C. Hearing of prisoners at Evin prison

222-The visit to Evin prison took place on 13 October 1990. the Special Representative was received by the Chief of the prison administration for the Tehran area, his deputy, the director of Evin prison and an official of the Ministry of Foreign Affairs. The Chief of the prison administration explained that there were presently some 2,000 prisoners detained at Evin, of whom 60 percent had ben sentenced on charges relating to the use or trafficking of narcotics, 35 percent were common criminals and only 5 percent (between 100 and 105 persons) were political prisoners. He added that all political prisoners of Tehran provinces were detained at Evin. The Director of Evin prison again stressed the special character of the Iranian prison system which was aiming at the rehabilitation and re-education of offenders. That explained the frequency of amnesties as well as the possibility for many prisoners to be granted leave which could range from three days up to a year. Leave could be granted both to common and political prisoners. The prison officials expressed regret that the Special Representative had chosen mainly persons who were known as opponents to the Government, or had been newly arrested, because there had been little time for the authorities to influence in a positive manner their misguided convictions. He further stressed that the prison administration must be given an opportunity to defend itself against any unjust accusation that might be voiced by any prisoner the Special Representative would see.

223-Since the Special Representative had already visited various installations at Evin prison, he requested that his visit be devoted this time exclusively to a hearing of the 26 prisoners he had selected. The 26 names given to the authorities on 9 October 1990 concerned cases on which the Special Representative had received particularly detailed information. They can be classified into the following categories: (a) prisoners allegedly convicted and sentenced to execution; (b) prisoners allegedly subjected to torture; (c) prisoners who allegedly suffered reprisals after having met the Special Representative during his first visit; (d) prisoners of foreign nationality; (e) prisoners belonging to the group of the persons who had signed the open letter of former Prime Minister Bazargan to the President; (f) prisoners belonging to the Baha'i community; and (g) a group of female prisoners, two of whom the Special Representative had seen during his first visit.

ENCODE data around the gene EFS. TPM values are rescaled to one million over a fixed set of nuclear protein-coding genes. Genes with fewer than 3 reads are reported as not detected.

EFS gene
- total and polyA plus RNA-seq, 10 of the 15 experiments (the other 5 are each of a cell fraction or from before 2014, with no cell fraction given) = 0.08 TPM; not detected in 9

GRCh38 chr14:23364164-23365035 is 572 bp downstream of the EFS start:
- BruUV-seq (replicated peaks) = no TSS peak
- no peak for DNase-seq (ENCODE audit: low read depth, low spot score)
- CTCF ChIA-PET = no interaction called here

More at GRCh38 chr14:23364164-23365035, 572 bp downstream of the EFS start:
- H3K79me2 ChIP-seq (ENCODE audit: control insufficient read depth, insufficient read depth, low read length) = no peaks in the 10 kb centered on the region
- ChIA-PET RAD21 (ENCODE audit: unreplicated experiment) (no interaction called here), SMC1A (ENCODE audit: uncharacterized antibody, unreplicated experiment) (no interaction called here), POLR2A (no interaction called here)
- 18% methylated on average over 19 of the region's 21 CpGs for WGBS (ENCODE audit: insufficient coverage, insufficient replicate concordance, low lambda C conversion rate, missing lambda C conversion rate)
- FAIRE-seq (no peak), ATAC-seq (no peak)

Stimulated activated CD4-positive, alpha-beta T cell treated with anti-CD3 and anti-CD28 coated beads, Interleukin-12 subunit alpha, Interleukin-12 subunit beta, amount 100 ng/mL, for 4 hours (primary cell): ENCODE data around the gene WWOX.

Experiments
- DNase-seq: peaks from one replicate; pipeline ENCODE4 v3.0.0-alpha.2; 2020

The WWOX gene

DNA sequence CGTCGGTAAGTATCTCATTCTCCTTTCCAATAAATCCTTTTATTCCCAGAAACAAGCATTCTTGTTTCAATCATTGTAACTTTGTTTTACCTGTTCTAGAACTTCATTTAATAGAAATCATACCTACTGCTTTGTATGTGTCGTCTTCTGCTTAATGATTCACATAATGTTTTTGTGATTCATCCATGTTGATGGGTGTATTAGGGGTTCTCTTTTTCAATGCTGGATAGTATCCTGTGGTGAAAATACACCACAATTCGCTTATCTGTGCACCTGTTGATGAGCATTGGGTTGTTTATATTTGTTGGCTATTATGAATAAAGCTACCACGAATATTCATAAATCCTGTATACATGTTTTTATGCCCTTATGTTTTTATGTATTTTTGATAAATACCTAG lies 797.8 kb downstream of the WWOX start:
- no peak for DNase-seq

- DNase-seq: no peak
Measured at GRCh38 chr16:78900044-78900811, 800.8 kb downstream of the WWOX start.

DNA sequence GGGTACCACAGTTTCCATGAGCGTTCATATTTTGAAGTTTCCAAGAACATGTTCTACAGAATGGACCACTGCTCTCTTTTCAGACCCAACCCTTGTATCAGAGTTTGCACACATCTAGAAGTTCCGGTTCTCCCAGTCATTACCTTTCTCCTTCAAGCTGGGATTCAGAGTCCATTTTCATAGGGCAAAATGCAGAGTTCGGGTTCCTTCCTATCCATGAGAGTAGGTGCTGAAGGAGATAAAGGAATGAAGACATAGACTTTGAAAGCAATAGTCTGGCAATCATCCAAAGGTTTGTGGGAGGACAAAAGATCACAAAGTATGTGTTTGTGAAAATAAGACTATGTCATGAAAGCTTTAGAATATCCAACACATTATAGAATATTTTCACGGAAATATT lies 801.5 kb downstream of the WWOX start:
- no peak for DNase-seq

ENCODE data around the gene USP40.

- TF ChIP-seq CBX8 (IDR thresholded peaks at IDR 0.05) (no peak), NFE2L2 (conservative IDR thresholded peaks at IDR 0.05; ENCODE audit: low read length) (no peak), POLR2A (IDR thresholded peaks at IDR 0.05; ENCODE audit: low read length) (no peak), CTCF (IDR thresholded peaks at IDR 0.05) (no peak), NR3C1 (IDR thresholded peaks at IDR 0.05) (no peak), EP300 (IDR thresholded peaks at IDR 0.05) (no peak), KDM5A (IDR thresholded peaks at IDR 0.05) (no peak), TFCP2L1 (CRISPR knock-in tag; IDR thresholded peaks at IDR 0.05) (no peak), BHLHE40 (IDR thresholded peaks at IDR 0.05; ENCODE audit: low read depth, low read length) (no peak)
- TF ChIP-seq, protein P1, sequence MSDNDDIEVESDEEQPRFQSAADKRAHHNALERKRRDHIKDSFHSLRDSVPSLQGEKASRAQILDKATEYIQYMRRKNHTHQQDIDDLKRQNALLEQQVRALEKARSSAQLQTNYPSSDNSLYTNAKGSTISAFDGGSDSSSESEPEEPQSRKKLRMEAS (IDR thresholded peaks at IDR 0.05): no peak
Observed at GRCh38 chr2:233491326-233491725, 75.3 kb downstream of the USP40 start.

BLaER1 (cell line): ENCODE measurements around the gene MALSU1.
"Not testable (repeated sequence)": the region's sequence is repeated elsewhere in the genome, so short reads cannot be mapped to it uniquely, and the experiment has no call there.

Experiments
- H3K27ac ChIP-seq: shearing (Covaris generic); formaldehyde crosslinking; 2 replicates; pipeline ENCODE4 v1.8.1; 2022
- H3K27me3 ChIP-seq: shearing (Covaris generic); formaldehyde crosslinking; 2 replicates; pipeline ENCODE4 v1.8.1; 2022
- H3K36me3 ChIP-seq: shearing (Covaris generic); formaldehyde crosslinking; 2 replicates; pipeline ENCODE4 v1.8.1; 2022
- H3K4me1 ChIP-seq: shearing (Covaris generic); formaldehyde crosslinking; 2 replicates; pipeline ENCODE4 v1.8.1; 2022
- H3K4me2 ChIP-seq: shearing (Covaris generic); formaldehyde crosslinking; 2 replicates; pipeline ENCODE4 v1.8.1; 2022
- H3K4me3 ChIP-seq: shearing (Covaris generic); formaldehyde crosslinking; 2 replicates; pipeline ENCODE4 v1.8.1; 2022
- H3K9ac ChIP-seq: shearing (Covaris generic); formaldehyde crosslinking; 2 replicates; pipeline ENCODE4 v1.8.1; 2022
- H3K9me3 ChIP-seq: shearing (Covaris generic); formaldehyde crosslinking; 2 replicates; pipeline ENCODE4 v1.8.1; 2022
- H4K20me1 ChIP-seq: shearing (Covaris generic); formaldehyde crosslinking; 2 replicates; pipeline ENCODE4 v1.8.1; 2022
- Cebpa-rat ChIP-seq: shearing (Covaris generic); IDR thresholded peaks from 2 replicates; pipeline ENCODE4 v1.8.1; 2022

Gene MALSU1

224-The Special Representative was told upon arrival at Evin prison on 13 October 1990 that, for various reasons, it would not be possible to see all 26 persons. The Special Representative, therefore, handed to the authorities an additional list of six persons.

225-The Director of Evin prison explained that two persons appearing on the first list had been released, four persons had been granted leave, and that two persons were detained at Arak and Karaj, respectively, and could, therefore, not be met at Evin. For a group of 10 prisoners (six on the first list and four on the second) he had not received authorization from the prosecutor to present them to the Special Representative, since their cases were still under investigation. The Special Representative pointed out that the cases of other prisoners whom he would be allowed to meet were also under investigation, in some instances even in connection with the same offence of which other prisoners whom he would not be permitted to see were charged.

226-Appendix IV of the present report contains the names of all those prisoners which the Special Representative had requested to see, as well as the reasons given by the authorities with regard to those with whom he could not meet.

227-Among the persons who were not available for a hearing by the Special Representative was Mr. Roger Cooper, whom the Special Representative had unsuccessfully tried to see during his previous visit. Asked about the reasons, the Director of Evin replied that the trial of Mr. Cooper was still pending. The Special Representative recalled that, on his first visit, he had ben told that Mr. Cooper had been sentenced to 10 years in prison and that this sentence was being translated into English. The Director said that the trial was not over because the sentence had been appealed. The Special Representative said he did not consider this a valid reason for refusing to let Mr. Cooper see him, for the interviews were neutral and had nothing to do with the status of the trials. Moreover, some of the other prisoners he was going to interview had appealed their sentences and he did not see why Mr. Cooper's case should be handled any differently. The Director replied that a new accusation had been made against Mr. Cooper and another trial had begun, relating to moral issues. He then confirmed that Mr. Cooper had been sentenced to 10 years of imprisonment.

228-During the ensuing interviews, which took place in an office of the administration of Evin prison without the presence of Iranian officials, the Special Representative spoke briefly with the following persons:

Mr. Jamshid Amiri-Bigvand, Mr. Bahman Agahy, Mr. Hooshang Ahmadi Bigvand, Mr. Noureddine Kianouri, Ms. Meriam Feirouz, Mr. John Pattis, Mr. Nour Ali Tabandeh, Mr. Ali Ardalan, Mr. Farhad Behbahani, Mr. Hossein Shah Hosseini, Mr. Badiullah Sobhani, Ms. Sakineh Sedaghat, Mr. Ezzatollah Sahabi, and Mr. Khossro Mansourian.